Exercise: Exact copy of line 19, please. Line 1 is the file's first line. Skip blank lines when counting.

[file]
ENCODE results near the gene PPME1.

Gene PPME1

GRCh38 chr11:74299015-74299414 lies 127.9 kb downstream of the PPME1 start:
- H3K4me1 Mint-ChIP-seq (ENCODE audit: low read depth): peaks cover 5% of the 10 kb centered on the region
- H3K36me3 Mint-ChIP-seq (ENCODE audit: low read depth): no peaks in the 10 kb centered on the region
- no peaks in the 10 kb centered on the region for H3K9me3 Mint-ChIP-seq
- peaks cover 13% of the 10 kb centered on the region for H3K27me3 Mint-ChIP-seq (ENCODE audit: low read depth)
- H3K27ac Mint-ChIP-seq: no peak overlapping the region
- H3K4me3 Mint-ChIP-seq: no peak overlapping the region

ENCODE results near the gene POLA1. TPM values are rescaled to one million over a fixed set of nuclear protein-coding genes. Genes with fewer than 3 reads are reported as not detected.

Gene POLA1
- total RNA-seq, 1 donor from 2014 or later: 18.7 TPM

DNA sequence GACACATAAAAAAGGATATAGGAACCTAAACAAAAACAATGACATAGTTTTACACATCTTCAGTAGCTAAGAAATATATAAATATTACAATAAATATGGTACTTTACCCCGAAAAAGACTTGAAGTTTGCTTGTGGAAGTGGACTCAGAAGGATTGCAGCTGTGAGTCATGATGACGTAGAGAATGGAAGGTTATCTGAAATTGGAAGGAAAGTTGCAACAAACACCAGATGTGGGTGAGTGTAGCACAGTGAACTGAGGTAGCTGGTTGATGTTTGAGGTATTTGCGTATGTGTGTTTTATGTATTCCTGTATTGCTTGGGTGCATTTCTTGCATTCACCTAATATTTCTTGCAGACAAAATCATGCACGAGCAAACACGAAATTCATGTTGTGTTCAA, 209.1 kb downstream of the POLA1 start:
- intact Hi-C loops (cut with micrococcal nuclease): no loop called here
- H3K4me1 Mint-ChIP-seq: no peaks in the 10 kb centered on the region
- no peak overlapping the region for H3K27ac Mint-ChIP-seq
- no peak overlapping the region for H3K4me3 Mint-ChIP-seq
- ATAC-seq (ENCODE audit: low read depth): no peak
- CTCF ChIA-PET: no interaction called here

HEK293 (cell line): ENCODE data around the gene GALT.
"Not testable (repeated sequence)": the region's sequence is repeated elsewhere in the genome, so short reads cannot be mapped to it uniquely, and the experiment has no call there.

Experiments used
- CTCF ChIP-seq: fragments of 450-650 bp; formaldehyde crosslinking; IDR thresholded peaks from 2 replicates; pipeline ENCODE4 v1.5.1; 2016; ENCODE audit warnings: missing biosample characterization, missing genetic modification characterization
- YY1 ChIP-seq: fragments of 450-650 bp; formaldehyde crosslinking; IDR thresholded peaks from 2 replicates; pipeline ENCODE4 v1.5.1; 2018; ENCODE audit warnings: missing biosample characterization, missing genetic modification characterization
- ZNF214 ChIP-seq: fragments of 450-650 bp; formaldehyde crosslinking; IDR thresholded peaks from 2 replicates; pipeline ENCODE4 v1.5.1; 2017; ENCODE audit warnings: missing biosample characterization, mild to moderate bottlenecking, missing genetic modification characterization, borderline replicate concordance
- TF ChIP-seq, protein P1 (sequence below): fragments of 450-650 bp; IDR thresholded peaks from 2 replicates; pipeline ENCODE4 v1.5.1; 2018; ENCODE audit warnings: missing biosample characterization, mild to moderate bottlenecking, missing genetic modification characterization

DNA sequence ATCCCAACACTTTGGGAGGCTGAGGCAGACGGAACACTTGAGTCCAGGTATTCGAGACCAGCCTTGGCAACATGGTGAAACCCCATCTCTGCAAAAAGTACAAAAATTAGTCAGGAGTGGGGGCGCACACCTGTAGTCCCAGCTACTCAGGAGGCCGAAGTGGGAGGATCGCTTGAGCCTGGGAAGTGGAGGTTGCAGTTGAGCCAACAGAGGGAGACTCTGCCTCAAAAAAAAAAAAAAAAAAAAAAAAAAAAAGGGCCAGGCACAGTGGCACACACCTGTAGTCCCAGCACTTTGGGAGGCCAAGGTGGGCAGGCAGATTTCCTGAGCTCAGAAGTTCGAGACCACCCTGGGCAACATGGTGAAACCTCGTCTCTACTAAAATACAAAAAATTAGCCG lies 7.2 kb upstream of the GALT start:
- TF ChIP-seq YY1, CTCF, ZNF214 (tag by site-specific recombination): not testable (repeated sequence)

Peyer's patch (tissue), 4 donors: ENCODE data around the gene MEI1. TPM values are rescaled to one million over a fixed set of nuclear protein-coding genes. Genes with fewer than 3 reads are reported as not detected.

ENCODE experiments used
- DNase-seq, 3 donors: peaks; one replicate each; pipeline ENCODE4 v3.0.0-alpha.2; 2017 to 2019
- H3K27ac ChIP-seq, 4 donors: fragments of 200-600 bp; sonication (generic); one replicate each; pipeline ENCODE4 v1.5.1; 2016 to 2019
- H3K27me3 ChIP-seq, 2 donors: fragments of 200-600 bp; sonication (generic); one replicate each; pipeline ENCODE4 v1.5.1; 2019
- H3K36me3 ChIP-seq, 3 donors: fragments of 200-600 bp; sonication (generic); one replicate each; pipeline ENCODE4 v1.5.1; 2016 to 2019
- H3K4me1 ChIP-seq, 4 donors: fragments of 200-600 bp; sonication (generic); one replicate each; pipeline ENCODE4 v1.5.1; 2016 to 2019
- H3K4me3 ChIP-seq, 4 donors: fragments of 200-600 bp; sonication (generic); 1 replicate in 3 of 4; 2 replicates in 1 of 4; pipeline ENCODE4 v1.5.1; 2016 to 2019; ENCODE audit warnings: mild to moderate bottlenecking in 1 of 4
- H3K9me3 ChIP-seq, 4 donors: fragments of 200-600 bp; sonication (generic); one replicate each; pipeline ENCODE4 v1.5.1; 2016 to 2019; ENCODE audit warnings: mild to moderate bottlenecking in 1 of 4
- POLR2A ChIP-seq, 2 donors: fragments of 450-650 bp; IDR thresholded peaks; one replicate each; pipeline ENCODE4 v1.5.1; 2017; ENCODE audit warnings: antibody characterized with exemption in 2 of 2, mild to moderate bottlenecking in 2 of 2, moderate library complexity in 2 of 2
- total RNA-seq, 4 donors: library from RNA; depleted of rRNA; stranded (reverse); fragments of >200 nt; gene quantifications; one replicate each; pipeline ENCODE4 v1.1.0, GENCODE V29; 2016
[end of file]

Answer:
- CTCF ChIA-PET: no interaction called here